Recently a new study called CHAT (Childhood Adenotonsillectomy Trial) was published with results that will interest anyone who knows a child who has ADHD (Attention Deficit Hyperactive Disorder). The investigators set out to answer whether children with ADHD, large tonsils and adenoids, and associated obstructive sleep apnea (severe snoring with interruption of breathing in their sleep) would benefit from quick removal of their tonsils and adenoids (a procedure known as T+A), or whether watchful waiting would be the best course of action. Said another way, does obstructive sleep apnea from big tonsils and adenoids contribute to the cognitive impairment ADHD, and would removing the tonsils and adenoids by T+A improve core ADHD symptoms?
The authors designed an elegant, well-done study that yielded clear results. Let me summarize their conclusions:
- Children who received early T+A, what they called the “surgical group,” dramatically reduced the symptoms of sleep apnea relative to the non- surgical group. Sleep quality was dramatically improved in this group.
- Children in the early T+A group also demonstrated improved behavior post surgery relative to the non-surgical group.
- BUT, unfortunately, attention span and cognitive ability did not show improvement in the surgical group relative to the watch-and-wait group.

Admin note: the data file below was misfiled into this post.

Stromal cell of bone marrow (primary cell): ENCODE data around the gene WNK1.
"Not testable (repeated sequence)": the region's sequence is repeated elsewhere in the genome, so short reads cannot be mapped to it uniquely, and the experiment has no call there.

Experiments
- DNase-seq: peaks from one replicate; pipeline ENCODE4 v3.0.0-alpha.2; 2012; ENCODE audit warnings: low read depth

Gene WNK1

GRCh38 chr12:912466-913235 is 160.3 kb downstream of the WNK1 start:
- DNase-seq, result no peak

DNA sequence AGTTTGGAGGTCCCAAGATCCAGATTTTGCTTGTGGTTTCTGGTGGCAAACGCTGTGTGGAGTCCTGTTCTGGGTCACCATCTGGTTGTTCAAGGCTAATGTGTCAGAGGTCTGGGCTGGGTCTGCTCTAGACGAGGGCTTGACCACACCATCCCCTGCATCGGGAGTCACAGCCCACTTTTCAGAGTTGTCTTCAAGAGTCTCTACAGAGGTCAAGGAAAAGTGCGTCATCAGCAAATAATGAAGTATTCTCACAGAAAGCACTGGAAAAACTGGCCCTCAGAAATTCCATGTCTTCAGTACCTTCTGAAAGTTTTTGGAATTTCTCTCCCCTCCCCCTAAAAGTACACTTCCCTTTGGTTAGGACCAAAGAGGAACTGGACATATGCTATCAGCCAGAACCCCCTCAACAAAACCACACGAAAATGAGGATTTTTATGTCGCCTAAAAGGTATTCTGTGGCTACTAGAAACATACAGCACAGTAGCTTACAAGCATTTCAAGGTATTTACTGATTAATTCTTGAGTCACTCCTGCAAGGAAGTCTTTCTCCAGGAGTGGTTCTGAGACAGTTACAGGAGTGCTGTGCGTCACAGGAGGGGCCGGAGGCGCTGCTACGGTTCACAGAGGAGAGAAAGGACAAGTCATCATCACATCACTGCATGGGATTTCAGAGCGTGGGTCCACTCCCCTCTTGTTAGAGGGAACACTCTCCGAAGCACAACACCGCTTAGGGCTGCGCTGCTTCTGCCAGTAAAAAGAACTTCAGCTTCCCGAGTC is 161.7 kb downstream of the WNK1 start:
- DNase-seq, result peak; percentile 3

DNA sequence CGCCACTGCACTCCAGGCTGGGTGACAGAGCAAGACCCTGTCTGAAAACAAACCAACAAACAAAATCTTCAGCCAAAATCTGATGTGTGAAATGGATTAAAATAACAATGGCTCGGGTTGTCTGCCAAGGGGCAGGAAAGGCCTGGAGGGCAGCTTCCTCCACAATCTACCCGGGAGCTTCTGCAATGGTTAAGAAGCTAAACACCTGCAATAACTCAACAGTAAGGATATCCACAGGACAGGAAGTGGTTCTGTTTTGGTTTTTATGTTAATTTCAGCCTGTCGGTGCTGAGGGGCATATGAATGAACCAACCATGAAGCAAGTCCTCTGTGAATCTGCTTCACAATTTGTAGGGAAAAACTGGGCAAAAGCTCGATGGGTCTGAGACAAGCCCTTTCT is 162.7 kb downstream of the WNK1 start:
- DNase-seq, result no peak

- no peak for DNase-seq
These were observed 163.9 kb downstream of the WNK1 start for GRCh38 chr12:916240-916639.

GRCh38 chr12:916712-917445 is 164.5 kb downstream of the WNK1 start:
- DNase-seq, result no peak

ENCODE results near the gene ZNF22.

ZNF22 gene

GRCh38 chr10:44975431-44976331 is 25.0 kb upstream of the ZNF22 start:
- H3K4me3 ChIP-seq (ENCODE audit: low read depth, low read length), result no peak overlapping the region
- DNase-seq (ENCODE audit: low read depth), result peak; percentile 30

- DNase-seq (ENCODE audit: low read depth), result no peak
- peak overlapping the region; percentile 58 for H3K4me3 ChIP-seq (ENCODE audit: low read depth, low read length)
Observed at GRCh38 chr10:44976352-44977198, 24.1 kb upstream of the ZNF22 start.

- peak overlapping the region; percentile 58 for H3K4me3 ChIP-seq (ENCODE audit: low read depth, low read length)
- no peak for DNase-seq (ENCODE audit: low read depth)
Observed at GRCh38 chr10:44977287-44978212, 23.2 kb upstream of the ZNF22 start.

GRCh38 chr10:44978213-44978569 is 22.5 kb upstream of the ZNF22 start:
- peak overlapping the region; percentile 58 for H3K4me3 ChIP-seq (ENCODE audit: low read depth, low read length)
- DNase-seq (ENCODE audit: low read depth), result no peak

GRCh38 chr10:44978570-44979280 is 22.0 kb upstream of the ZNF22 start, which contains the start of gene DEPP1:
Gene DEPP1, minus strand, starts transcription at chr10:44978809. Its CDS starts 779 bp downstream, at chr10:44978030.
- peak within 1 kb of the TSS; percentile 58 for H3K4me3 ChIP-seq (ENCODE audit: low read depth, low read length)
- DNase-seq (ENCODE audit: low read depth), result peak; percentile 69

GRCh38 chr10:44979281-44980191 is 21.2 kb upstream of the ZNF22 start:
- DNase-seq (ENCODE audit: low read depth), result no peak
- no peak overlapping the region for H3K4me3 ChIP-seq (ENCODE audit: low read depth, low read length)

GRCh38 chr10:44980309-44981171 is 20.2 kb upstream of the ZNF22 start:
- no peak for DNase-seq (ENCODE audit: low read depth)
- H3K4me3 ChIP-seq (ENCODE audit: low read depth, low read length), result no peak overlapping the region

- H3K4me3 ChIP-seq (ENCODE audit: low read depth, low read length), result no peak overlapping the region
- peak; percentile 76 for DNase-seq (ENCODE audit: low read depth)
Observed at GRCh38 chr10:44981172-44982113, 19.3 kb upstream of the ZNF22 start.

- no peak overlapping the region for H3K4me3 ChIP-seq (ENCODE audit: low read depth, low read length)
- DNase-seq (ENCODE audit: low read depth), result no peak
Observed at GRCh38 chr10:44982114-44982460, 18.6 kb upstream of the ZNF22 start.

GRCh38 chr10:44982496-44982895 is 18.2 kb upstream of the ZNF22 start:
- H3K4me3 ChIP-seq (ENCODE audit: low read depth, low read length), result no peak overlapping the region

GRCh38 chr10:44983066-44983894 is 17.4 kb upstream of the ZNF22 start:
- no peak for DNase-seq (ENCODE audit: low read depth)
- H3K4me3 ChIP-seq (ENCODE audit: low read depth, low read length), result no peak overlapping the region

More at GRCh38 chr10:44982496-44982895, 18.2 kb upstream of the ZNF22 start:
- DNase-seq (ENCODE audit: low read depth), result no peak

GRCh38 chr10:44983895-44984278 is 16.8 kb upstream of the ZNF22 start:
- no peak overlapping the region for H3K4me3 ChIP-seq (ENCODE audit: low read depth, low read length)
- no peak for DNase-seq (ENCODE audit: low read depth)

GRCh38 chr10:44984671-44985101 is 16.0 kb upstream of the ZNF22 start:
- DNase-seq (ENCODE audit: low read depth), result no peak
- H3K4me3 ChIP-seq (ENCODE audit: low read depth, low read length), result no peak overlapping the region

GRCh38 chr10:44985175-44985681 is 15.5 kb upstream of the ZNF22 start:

The authors concluded that a T+A benefited the surgical group’s sleep quality, daytime behavior, and general quality of life…but did not improve their core ADHD symptoms. The hopes of finding a surgical cure for ADHD did not materialize.
So, it looks like the decision to perform a T+A on a child with ADHD and large tonsils and adenoids, a procedure not without it’s own risks, should be decided mainly on the basis of the child’s sleep apnea and not on the hope that the surgical procedure will improve the child’s cognitive difficulties. The conclusion of this study is that ADHD or no ADHD, if a child has severe sleep obstructive symptoms from large tonsils and adenoids, they should have their tonsils out earlier rather than later. Stay tuned, however. This may not be the final word on the controversy about the interaction of poor sleep, large tonsils, and ADHD. If you have a child with ADHD and poor sleep along with heavy snoring, discuss these symptoms with your child’s pediatrician.
Your comments and stories are welcome at my blog, www.docsmo.com. Until next time.
- Marcus, et. al., A Randomized Trial of Adenotonsillectomy for Childhood Sleep Apnea, NEJM, 2013.
Written collaboratively by Jonathan Ferguson and Paul Smolen M.D.